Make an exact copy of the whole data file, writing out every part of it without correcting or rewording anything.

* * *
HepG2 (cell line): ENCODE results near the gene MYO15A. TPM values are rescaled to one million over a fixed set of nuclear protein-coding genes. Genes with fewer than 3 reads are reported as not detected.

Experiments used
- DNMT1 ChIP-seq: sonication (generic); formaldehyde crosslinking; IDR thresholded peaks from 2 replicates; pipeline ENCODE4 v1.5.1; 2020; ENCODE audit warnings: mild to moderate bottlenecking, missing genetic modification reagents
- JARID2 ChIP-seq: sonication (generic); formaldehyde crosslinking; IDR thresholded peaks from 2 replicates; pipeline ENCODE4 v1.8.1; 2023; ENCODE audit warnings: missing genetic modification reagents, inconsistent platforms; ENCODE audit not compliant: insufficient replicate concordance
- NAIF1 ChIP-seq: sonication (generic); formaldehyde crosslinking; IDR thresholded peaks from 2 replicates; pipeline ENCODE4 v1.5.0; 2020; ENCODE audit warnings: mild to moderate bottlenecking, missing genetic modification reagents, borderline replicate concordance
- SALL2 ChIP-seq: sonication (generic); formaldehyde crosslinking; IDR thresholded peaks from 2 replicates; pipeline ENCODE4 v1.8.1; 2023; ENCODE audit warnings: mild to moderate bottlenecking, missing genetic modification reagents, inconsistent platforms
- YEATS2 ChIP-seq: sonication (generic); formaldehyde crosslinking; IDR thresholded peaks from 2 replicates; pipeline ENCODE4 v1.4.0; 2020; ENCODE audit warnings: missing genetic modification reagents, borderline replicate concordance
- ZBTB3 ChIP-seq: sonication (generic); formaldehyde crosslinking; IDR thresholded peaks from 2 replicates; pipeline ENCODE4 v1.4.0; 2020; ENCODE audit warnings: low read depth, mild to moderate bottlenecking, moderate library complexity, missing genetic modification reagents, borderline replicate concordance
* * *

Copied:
HepG2 (cell line): ENCODE results near the gene MYO15A. TPM values are rescaled to one million over a fixed set of nuclear protein-coding genes. Genes with fewer than 3 reads are reported as not detected.

Experiments used
- DNMT1 ChIP-seq: sonication (generic); formaldehyde crosslinking; IDR thresholded peaks from 2 replicates; pipeline ENCODE4 v1.5.1; 2020; ENCODE audit warnings: mild to moderate bottlenecking, missing genetic modification reagents
- JARID2 ChIP-seq: sonication (generic); formaldehyde crosslinking; IDR thresholded peaks from 2 replicates; pipeline ENCODE4 v1.8.1; 2023; ENCODE audit warnings: missing genetic modification reagents, inconsistent platforms; ENCODE audit not compliant: insufficient replicate concordance
- NAIF1 ChIP-seq: sonication (generic); formaldehyde crosslinking; IDR thresholded peaks from 2 replicates; pipeline ENCODE4 v1.5.0; 2020; ENCODE audit warnings: mild to moderate bottlenecking, missing genetic modification reagents, borderline replicate concordance
- SALL2 ChIP-seq: sonication (generic); formaldehyde crosslinking; IDR thresholded peaks from 2 replicates; pipeline ENCODE4 v1.8.1; 2023; ENCODE audit warnings: mild to moderate bottlenecking, missing genetic modification reagents, inconsistent platforms
- YEATS2 ChIP-seq: sonication (generic); formaldehyde crosslinking; IDR thresholded peaks from 2 replicates; pipeline ENCODE4 v1.4.0; 2020; ENCODE audit warnings: missing genetic modification reagents, borderline replicate concordance
- ZBTB3 ChIP-seq: sonication (generic); formaldehyde crosslinking; IDR thresholded peaks from 2 replicates; pipeline ENCODE4 v1.4.0; 2020; ENCODE audit warnings: low read depth, mild to moderate bottlenecking, moderate library complexity, missing genetic modification reagents, borderline replicate concordance